Points For Sheer Audacity and Lunacy
K. Harris | Las Vegas, NV | 09/28/2006
(4 out of 5 stars)
"Well, I am drawn to fantastical and different-sounding entertainment. So when I heard about "Zero Patience" I was intrigued. Let's face it--a story about AIDS typically wouldn't be produced as a musical comedy. Add to the mix a purgatory with synchronized swimming and the one of the main characters being Richard Burton, author of "Arabian Night", alive and young due to the fountain of youth and working as a Canadian taxidermist--well, you've thrown in absurd fantasy as well. So you know I'm going to be kind. This is high concept entertainment. And for anyone that says I'm just being nice to support this "gay" film, I'd counter that I would have had exactly the same reaction if the main storyline was about abortion--or any other topic at odds with the bizarre setup.
I am not giving the film my unconditional love--proceed at your own risk. This is adventurous ground and I believe a somewhat "love it or hate it" phenomenon. The budget was low and the film feels inexpensive, but I think this acts in the movie's favor. Not all the performers are as accomplished as you might like. Some songs work quite well, others are borderline. Most of the comedy comes from preposterous situations, and off the wall irreverence. I happen to like this sort of humor. Hell, I'd pay to go to a museum exhibit called "The Hall of Contagion", so that's just one of the elements that had me chuckling and rolling my eyes. And a duet sung be an unusual part of your anatomy is as inspired a lunacy as your likely to see in a long time.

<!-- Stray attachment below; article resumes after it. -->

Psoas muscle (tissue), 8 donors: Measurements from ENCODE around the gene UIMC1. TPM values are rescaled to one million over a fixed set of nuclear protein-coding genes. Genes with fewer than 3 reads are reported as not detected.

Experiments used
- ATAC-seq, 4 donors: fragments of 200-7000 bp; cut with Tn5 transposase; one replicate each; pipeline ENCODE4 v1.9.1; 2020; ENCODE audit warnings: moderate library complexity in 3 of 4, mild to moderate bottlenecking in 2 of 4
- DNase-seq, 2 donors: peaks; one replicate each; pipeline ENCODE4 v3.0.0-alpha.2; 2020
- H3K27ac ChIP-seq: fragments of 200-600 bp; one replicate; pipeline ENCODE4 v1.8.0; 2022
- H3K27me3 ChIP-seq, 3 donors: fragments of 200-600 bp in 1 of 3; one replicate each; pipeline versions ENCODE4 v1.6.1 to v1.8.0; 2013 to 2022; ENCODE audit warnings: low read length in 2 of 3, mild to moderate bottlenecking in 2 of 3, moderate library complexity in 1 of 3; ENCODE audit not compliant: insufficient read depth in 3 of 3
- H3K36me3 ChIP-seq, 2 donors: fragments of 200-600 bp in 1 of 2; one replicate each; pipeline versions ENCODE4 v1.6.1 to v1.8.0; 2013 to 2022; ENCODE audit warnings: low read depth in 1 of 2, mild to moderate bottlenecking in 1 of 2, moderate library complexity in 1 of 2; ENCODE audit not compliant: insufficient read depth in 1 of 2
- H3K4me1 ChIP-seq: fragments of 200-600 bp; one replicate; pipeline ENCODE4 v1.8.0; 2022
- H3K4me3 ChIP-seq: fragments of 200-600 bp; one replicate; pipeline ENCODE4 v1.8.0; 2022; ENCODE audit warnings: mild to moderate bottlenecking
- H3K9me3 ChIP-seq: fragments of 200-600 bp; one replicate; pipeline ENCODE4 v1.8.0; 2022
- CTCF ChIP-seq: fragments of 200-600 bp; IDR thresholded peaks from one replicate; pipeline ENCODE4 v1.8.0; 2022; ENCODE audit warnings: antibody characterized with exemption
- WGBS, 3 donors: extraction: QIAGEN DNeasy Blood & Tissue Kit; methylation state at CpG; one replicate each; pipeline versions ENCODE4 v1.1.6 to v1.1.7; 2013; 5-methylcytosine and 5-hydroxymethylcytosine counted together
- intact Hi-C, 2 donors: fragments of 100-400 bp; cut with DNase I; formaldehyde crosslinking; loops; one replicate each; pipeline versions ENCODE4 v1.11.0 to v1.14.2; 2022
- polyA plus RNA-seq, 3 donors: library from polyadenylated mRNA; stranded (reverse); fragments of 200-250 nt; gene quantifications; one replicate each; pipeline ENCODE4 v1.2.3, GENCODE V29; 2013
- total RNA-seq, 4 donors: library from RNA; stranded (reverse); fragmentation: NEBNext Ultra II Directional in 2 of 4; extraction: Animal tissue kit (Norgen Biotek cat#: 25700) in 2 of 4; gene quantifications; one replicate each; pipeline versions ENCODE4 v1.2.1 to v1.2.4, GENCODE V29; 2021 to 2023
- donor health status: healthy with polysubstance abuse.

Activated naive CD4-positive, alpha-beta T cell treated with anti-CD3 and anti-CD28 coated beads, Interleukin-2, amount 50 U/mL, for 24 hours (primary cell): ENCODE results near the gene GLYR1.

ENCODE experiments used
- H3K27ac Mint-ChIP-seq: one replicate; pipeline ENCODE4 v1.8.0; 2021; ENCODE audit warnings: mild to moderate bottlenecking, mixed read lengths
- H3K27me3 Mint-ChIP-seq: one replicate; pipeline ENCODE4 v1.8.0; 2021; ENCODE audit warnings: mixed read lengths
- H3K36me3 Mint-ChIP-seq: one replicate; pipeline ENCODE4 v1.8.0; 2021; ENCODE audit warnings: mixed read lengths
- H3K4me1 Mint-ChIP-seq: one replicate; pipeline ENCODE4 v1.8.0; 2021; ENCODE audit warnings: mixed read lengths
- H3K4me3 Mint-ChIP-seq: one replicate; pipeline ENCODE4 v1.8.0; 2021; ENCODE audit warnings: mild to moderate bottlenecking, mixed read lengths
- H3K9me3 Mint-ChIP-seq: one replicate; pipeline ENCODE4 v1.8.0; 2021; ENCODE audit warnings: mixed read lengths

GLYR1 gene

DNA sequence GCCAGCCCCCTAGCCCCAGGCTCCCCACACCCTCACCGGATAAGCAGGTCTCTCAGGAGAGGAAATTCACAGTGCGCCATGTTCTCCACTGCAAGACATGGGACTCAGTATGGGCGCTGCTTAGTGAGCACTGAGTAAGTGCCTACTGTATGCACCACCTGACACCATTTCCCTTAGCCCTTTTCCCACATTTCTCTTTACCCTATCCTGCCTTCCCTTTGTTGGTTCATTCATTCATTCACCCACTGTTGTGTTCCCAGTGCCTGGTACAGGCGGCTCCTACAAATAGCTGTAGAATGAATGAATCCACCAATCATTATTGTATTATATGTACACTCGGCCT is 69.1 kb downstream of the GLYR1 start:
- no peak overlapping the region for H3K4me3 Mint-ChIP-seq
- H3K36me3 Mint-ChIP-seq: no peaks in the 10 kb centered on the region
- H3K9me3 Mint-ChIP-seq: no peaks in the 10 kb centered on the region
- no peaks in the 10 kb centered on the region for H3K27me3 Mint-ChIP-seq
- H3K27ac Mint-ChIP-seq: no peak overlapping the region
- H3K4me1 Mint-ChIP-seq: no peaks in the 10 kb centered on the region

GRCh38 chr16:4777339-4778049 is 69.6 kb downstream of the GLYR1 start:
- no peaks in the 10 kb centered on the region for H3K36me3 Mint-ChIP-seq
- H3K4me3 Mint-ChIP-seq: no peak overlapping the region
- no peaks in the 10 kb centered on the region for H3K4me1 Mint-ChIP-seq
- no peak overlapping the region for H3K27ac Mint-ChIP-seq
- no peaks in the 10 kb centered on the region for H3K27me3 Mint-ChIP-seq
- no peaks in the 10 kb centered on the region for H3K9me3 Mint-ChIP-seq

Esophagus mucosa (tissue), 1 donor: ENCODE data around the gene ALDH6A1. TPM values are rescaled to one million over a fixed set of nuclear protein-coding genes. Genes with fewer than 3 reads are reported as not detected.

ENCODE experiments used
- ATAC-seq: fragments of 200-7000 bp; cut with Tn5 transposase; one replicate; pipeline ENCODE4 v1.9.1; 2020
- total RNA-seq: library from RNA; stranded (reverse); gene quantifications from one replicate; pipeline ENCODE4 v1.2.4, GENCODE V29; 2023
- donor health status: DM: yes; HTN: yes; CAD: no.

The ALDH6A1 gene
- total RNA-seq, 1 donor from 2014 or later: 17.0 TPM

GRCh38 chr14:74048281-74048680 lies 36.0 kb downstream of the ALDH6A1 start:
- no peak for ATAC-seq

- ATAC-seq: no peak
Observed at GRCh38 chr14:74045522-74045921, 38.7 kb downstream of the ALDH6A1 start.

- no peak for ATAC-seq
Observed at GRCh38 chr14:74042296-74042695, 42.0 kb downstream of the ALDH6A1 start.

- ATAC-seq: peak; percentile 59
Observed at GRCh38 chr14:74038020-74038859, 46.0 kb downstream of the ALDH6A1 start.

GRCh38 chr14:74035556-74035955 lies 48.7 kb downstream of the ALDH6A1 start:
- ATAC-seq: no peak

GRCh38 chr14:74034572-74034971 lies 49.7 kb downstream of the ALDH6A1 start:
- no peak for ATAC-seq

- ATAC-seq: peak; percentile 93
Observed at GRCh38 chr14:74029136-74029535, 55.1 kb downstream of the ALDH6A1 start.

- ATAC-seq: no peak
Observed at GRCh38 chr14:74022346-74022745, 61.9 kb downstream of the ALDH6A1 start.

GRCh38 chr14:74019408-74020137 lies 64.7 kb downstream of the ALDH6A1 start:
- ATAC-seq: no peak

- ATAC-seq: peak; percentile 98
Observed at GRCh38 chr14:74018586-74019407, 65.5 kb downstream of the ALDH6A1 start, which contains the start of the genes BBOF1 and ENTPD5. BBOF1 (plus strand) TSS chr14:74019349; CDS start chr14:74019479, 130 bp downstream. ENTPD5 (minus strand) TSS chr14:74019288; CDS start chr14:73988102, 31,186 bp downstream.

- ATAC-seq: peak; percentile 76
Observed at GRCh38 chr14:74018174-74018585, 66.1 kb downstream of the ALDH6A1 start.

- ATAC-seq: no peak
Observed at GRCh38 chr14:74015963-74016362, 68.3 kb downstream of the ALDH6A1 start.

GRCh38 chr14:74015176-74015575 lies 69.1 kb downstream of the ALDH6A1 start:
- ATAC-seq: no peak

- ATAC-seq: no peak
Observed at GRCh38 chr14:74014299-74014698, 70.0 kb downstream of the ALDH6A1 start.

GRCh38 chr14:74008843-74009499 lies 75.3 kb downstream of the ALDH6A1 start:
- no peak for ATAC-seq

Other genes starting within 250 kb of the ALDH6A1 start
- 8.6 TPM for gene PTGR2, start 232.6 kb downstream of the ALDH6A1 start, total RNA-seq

The narrative drive is sometimes lacking--but the film isn't really about telling a conventional story. The "message" really isn't all that challenging or innovative, but was probably riskier when the film was made in 1993.
But I admire the film for taking chances at every turn. By being completely original in concept and execution, it stands alone in its genre. And I have a special place in my heart for someone who breaks the rules, throws away political correctness, defies logic. It's "balls to the walls" filmmaking where most films play it safe. So I'm giving this film much respect, though it's far from perfect. It's not for everyone--it is audacious and daring--but if it sounds like you'll hate it, you probably will! KGHarris, 9/06."
Radical and Entertaining
RickC | 09/06/2005
(5 out of 5 stars)
"When I saw that the only reviewer of this fine film had given it one star and raked it over the coals, I felt compelled to write a review that gave a fair critique of the film.
The film is amazing on many levels. As a musical, it works. If not for the subject matter, I bet Broadway would have scooped it up. The song "Six of Seven Things" is beautiful as are "Just Like Scherazade" and "Zero Patience." More importantly, the politics of the piece are important. While we no longer point fingers as one individual "Patient Zero" of AIDS, our culture still engaged in the rhetoric of blame when it comes to the disease in our demarcation of the "innocents" infected via blood transfusion and those who practice unsafe sex or engage in drug use. Zero's proclamation, "Tell the story, clear my name. We don't need someone to blame" echoes today in a culture that indicts those that engage in high risk activities as somehow deserving of the virus.
The film's creative vision is ingenious. The incorporation of the Victorian sexologist Sir Richard Burton as Zero's lover is brilliant! The theme of detecting the truth about the disease shows that things have not changed all that much in a hundred years. The motif of Burton's "A Thousand Nights and One Night" into Zero telling his own story in his own words is indicative of the powerful meshing of creative genius with radical polemic.